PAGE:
‘Unseen, unheard, and unsupported,’ say NHS midwives who have become suicidal due to burnout as a result of a staffing shortage.

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In a staffing crisis, NHS midwives reveal how burnout has left them suicidal.

Several women speak out about their traumatic experiences and explain why support is so desperately needed ahead of the ‘March with Midwives’ protest on Sunday.

Rebecca* wakes up from a five-hour nap, picks up her two children from school, feeds them dinner, and heads off to start her 12-hour shift on an unpredictable, tumultuous ward with dread.

When she arrives at her hospital, she is frequently shuffled around different wards without warning to cover for midwives who are on call.

“You’re anxious even before you start,” Rebecca, who has worked at the job for 24 years, says.

“I’m never sure if I’m going to come or go.”

She has witnessed firsthand how a lack of staff poses a serious threat to patients, recalling how a woman who had recently given birth collapsed while in her care.

“I was ringing the emergency bell, but no one came because there was no staff,” she explains.

The woman recovered, but the incident remains a source of anxiety for her.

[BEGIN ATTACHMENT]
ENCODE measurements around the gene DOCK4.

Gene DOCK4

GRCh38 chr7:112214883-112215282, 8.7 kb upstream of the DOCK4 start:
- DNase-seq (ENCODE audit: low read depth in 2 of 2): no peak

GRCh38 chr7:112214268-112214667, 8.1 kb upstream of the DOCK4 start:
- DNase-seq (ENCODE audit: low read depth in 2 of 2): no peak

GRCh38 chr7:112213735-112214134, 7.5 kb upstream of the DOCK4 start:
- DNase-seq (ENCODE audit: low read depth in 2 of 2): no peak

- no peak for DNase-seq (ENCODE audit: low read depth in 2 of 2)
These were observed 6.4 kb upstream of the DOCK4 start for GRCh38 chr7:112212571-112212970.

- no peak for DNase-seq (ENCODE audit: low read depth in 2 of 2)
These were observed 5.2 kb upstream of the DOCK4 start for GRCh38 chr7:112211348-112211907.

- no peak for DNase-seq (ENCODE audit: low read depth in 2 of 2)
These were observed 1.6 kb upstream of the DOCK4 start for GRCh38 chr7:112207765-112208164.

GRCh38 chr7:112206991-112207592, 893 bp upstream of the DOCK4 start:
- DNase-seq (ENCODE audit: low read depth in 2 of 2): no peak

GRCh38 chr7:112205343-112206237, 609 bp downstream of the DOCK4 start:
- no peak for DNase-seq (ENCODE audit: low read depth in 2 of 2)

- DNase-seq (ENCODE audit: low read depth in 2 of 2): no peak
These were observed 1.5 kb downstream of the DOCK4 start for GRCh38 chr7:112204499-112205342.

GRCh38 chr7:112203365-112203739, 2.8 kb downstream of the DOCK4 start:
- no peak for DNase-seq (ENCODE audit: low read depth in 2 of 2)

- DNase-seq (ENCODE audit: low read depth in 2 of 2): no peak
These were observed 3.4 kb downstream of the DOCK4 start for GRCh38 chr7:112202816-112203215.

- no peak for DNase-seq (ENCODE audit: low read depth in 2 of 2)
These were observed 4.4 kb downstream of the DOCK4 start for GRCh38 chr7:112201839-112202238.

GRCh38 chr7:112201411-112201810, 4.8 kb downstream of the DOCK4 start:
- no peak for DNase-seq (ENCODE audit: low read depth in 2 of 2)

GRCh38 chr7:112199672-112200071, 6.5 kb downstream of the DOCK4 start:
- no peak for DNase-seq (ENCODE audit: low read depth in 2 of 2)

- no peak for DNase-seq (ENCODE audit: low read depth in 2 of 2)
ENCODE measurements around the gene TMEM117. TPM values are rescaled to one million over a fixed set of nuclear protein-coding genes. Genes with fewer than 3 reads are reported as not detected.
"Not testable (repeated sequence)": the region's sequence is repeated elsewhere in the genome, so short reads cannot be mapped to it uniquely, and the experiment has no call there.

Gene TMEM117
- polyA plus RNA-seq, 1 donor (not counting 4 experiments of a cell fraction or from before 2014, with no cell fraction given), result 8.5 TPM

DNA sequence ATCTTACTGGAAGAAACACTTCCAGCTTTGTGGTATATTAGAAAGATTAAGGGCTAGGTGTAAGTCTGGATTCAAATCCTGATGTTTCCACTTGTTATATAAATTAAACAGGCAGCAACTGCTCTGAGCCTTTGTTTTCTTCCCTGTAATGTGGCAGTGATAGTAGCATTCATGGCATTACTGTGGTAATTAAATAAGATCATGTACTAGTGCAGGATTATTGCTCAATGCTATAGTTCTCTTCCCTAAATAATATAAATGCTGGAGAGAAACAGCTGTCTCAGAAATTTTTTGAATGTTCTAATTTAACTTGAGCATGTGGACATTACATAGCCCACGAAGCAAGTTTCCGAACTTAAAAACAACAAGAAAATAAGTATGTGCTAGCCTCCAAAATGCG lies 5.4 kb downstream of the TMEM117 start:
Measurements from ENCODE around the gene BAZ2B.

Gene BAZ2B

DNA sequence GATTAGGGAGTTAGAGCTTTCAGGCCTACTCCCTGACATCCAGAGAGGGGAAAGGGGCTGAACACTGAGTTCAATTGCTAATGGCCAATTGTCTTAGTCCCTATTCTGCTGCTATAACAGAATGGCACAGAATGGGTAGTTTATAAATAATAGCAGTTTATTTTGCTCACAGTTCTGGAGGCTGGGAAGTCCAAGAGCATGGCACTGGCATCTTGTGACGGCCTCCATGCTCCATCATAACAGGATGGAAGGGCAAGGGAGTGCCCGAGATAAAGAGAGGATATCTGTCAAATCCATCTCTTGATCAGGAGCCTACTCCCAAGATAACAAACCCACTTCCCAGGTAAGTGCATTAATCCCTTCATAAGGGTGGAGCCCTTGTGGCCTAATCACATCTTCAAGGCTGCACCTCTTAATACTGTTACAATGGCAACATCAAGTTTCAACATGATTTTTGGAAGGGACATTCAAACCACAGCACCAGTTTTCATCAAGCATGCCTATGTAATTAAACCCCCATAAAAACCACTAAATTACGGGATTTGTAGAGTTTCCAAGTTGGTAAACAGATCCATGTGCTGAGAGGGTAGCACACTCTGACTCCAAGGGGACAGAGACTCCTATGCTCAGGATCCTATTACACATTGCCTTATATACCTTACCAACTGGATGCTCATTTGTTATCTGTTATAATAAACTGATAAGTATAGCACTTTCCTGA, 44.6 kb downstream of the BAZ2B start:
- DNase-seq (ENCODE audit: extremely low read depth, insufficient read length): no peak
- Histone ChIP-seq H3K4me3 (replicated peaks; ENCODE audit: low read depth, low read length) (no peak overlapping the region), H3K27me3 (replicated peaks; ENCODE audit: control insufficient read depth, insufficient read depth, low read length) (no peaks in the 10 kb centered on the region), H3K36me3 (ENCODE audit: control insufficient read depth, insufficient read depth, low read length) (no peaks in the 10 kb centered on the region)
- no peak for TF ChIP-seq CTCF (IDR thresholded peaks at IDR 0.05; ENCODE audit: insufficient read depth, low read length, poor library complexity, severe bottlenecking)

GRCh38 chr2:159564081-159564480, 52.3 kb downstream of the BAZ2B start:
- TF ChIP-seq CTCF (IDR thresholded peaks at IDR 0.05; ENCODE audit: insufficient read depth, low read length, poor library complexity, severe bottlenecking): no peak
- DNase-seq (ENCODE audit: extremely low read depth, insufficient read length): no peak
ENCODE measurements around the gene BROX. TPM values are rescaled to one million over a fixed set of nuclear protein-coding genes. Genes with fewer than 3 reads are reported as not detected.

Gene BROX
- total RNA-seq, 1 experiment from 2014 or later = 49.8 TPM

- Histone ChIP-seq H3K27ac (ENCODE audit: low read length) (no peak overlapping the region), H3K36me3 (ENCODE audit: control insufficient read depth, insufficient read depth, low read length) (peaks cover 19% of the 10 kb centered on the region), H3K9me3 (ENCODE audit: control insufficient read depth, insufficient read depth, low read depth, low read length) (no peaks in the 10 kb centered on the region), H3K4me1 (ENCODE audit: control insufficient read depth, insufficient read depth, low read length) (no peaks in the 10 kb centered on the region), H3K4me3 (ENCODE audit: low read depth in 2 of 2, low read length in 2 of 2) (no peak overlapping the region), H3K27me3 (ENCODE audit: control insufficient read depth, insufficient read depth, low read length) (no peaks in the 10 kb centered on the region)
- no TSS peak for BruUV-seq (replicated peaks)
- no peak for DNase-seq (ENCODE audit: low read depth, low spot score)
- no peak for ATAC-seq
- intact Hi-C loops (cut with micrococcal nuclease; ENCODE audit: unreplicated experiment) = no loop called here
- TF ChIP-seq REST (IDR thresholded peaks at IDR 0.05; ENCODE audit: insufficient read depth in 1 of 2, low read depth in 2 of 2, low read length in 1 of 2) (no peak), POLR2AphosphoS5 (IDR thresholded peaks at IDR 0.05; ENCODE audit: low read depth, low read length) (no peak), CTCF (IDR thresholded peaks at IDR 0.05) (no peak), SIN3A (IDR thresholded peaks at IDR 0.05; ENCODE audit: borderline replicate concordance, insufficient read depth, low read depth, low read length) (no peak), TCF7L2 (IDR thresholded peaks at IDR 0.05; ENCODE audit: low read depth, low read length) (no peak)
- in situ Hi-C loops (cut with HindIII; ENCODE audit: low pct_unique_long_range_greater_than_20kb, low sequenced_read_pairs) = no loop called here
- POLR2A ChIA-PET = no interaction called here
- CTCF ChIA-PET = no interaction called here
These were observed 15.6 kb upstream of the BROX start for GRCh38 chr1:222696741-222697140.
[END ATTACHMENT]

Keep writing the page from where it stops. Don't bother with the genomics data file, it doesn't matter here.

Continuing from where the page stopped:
“I’m on long-term disability due to PTSD triggered by everything I saw and experienced at work,” she explains.

“No one cares what you think, feel, or have gone through.”

Rebecca was also summoned to an operating room to assist a mother suffering from abnormal contractions who was “in excruciating pain” while she was “trying to reassure her.”

“The anaesthetist was unable to control her pain, but the registrar and consultant continued to examine her despite her screams.”

None of this was done with permission, which is a serious infraction.

For the entire time, this woman screamed bloodcurdlingly.

I’m still experiencing flashbacks.

“I made an attempt on my life as a result of it all accumulating.”

They refused to accept responsibility for my desperation, despite the fact that it was a result of what I had seen and experienced.

It was all just too much for me, and I’m exhausted.”

According to a recent Royal College of Midwives survey, 60% of midwifery staff are considering leaving due to severe NHS understaffing and fears of being unable to provide safe care to mothers and babies.

“Attempts by the government to increase staffing numbers may increase supply, but.

UK news summary from Infosurhoy.

‘Unseen, unheard, and unsupported,’ say NHS midwives who have become suicidal due to burnout as a result of a staffing shortage.

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‘Unseen, unheard and unsupported’: NHS midwives reveal how burnout has left them suicidal in staffing crisis

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